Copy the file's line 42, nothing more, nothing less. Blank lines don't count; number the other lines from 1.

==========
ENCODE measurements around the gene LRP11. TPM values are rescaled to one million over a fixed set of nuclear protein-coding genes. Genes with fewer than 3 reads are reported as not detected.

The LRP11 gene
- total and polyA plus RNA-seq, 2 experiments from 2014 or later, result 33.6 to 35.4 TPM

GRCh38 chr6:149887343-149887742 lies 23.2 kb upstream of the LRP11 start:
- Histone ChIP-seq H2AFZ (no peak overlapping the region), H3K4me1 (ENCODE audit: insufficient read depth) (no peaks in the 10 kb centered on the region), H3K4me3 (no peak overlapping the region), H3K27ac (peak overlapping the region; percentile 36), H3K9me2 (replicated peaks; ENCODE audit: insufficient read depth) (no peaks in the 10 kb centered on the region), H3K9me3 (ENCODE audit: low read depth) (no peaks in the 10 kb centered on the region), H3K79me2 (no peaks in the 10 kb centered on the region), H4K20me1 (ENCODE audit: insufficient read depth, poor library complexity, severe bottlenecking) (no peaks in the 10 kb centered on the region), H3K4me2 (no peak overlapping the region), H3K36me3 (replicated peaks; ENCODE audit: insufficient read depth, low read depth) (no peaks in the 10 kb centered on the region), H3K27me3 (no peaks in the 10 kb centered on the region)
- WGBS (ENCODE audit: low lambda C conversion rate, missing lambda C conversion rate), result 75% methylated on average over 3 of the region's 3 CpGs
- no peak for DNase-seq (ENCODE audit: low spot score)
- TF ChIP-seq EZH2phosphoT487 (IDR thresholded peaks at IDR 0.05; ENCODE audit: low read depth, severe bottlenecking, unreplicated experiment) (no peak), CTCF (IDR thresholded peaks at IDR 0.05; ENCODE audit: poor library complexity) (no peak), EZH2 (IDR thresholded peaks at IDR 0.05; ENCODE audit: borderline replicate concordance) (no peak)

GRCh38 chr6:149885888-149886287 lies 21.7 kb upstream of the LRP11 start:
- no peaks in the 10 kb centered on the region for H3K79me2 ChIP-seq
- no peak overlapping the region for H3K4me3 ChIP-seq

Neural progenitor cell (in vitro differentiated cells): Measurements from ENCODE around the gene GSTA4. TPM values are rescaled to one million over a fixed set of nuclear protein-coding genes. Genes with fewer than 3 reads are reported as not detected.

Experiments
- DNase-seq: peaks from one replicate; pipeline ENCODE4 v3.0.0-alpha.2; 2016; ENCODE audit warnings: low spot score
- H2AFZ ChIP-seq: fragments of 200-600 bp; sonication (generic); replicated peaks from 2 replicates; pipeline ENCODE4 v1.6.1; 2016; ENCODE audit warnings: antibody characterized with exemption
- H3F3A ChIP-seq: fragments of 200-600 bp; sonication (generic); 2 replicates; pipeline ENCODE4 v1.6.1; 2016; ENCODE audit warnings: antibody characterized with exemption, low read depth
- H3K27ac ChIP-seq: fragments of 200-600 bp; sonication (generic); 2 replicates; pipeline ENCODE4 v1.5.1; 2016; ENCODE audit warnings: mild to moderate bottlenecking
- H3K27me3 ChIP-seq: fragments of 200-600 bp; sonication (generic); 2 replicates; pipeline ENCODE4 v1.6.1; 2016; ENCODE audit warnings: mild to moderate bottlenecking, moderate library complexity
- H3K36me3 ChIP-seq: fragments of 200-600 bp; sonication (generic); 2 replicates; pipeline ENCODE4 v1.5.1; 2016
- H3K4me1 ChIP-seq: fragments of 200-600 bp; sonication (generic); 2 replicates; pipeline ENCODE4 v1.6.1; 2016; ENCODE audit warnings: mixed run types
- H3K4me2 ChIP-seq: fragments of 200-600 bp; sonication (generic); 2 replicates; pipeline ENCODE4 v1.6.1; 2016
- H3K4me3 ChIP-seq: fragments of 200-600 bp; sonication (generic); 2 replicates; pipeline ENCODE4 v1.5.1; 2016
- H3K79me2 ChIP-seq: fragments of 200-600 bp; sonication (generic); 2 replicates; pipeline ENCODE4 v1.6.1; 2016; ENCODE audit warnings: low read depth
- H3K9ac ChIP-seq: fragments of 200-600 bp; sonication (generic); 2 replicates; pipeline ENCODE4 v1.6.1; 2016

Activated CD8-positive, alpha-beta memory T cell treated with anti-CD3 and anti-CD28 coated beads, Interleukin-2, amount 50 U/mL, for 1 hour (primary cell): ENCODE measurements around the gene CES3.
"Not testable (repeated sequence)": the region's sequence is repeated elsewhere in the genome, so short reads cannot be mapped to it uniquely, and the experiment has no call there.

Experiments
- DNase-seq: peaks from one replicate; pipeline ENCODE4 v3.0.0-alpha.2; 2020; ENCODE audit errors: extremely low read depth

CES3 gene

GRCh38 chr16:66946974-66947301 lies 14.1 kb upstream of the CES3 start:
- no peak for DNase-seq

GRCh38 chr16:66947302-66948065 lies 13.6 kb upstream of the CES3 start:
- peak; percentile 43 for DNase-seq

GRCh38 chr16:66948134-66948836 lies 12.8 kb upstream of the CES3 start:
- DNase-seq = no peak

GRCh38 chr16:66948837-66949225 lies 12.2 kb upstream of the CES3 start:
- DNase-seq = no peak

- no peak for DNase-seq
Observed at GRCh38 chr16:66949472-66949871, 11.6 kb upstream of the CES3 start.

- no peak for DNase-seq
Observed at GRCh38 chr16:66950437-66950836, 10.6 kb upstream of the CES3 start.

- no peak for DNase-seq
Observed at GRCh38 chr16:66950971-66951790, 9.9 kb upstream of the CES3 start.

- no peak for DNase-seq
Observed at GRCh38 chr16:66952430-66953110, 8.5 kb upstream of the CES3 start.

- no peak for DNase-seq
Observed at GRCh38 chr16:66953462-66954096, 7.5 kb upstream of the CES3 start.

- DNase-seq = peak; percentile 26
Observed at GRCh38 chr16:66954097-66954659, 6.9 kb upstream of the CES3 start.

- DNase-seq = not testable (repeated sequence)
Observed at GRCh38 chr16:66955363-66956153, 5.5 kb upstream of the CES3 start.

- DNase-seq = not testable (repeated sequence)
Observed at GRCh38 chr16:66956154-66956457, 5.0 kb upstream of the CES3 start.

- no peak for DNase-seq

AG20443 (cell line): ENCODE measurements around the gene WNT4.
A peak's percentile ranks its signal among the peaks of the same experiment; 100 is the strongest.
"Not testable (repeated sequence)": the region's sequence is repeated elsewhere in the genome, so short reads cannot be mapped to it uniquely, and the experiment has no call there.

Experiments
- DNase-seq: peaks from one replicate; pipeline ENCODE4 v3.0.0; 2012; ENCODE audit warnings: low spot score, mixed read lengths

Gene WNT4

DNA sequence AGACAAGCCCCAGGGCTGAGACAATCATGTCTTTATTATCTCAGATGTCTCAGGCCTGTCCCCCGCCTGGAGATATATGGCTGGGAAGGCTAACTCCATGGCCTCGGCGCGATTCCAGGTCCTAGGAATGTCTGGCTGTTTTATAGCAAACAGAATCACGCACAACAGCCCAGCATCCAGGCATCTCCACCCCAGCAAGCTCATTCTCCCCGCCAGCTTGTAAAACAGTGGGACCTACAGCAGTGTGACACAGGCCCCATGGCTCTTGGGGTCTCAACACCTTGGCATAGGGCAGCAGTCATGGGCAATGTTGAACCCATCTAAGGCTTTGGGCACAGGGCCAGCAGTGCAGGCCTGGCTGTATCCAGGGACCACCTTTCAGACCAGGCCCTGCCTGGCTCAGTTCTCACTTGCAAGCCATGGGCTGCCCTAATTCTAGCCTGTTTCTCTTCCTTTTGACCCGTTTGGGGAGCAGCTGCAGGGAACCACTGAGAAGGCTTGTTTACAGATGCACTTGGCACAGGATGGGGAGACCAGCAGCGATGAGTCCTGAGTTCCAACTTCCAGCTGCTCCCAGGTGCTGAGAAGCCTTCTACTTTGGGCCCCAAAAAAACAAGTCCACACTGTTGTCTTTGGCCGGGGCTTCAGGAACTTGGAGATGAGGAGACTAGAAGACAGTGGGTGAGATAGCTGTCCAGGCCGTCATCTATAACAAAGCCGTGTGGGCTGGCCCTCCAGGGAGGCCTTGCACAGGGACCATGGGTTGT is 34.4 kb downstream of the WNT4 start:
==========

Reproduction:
- no peak for DNase-seq